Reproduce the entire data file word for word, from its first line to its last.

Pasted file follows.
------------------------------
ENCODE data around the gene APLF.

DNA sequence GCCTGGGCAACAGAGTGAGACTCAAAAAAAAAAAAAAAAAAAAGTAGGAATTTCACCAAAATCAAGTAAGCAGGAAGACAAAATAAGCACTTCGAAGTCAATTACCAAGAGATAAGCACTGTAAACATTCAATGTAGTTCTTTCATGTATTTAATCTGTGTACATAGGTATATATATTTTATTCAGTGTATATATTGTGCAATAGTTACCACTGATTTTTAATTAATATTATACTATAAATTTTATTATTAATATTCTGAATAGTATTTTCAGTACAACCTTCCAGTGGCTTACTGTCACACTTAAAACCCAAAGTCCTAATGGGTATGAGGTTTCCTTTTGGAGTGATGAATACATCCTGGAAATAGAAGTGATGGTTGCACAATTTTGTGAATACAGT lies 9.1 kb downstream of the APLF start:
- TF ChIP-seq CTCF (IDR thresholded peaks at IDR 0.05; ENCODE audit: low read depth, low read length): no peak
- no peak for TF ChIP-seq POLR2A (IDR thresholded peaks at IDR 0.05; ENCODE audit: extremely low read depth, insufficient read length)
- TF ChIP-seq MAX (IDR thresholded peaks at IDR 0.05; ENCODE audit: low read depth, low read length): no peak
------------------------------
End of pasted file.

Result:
ENCODE data around the gene APLF.

DNA sequence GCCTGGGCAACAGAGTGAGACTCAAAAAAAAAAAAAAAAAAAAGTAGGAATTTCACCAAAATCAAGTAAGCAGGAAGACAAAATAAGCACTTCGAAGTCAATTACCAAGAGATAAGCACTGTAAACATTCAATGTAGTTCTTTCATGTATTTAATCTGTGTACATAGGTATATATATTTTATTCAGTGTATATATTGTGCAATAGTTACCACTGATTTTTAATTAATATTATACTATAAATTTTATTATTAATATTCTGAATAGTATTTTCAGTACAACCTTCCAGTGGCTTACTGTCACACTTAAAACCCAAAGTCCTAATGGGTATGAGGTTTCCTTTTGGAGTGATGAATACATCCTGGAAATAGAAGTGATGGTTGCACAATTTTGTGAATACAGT lies 9.1 kb downstream of the APLF start:
- TF ChIP-seq CTCF (IDR thresholded peaks at IDR 0.05; ENCODE audit: low read depth, low read length): no peak
- no peak for TF ChIP-seq POLR2A (IDR thresholded peaks at IDR 0.05; ENCODE audit: extremely low read depth, insufficient read length)
- TF ChIP-seq MAX (IDR thresholded peaks at IDR 0.05; ENCODE audit: low read depth, low read length): no peak